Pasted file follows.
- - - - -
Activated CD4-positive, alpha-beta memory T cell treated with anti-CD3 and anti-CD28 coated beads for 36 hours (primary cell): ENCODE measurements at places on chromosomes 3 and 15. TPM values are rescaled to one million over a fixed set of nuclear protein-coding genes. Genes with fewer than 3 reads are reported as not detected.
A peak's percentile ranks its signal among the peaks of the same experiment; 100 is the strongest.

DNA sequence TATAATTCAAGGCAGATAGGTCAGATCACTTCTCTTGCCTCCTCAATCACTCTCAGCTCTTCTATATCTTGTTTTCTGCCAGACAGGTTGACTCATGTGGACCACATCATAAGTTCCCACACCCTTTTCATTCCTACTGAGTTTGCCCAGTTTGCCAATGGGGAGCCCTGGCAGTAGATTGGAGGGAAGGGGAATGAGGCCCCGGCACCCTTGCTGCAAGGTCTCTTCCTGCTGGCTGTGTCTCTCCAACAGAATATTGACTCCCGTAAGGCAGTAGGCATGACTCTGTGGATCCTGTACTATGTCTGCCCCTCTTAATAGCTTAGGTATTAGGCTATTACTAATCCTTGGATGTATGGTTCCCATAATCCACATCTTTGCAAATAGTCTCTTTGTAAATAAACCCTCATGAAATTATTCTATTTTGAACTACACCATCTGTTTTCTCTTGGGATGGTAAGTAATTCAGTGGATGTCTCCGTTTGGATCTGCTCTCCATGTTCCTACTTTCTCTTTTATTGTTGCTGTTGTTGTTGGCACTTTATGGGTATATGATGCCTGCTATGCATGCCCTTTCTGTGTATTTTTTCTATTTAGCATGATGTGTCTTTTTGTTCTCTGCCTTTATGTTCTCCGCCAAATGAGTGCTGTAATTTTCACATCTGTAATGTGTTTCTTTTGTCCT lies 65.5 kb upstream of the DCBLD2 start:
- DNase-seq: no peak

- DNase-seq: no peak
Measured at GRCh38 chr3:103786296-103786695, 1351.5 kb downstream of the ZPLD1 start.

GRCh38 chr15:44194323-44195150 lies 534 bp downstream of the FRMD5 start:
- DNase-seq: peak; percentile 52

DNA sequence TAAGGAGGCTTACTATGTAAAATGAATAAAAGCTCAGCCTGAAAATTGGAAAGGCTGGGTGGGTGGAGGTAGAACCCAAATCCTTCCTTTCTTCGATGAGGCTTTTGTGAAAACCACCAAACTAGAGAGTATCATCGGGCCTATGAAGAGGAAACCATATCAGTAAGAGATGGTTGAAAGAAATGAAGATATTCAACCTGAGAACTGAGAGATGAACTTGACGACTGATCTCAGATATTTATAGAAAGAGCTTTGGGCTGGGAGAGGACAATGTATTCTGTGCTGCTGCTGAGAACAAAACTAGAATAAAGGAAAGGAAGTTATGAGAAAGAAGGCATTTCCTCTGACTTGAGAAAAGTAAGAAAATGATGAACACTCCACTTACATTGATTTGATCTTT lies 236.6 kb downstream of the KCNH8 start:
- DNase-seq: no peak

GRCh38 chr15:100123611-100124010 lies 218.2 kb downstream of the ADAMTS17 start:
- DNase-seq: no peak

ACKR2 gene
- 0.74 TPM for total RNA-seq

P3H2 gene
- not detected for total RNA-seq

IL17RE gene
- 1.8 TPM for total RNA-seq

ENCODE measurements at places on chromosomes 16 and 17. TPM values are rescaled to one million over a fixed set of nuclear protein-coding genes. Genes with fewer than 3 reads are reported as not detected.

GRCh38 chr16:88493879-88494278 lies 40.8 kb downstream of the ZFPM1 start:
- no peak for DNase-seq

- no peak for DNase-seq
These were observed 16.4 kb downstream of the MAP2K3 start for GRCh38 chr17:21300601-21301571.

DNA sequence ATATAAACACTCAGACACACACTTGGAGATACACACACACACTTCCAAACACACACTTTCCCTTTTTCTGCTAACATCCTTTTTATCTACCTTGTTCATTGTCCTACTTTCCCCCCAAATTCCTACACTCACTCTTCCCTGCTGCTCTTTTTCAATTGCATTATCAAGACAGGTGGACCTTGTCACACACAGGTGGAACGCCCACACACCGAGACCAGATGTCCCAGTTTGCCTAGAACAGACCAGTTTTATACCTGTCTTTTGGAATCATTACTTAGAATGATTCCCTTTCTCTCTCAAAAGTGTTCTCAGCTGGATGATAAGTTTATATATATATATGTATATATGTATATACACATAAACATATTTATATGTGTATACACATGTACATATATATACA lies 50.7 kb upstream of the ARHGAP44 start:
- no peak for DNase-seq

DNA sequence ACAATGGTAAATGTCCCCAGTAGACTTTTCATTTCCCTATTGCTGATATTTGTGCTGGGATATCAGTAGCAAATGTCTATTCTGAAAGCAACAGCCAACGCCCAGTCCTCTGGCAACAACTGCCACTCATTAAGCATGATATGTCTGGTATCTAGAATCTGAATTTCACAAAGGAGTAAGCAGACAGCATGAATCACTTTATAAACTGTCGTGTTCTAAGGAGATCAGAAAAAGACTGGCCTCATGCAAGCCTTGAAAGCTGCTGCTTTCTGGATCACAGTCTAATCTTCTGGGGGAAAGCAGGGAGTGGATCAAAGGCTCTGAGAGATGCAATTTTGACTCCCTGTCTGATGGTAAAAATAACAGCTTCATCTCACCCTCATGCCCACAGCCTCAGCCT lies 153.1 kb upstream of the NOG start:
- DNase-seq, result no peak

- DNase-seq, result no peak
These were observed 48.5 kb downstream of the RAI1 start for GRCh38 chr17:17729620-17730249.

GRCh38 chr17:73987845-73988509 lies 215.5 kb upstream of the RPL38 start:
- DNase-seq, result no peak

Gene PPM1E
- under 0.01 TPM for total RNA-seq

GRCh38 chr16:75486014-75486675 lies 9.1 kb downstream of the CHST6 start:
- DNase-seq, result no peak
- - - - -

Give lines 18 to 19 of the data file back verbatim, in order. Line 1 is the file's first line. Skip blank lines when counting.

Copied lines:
- 1.8 TPM for total RNA-seq

ENCODE measurements at places on chromosomes 16 and 17. TPM values are rescaled to one million over a fixed set of nuclear protein-coding genes. Genes with fewer than 3 reads are reported as not detected.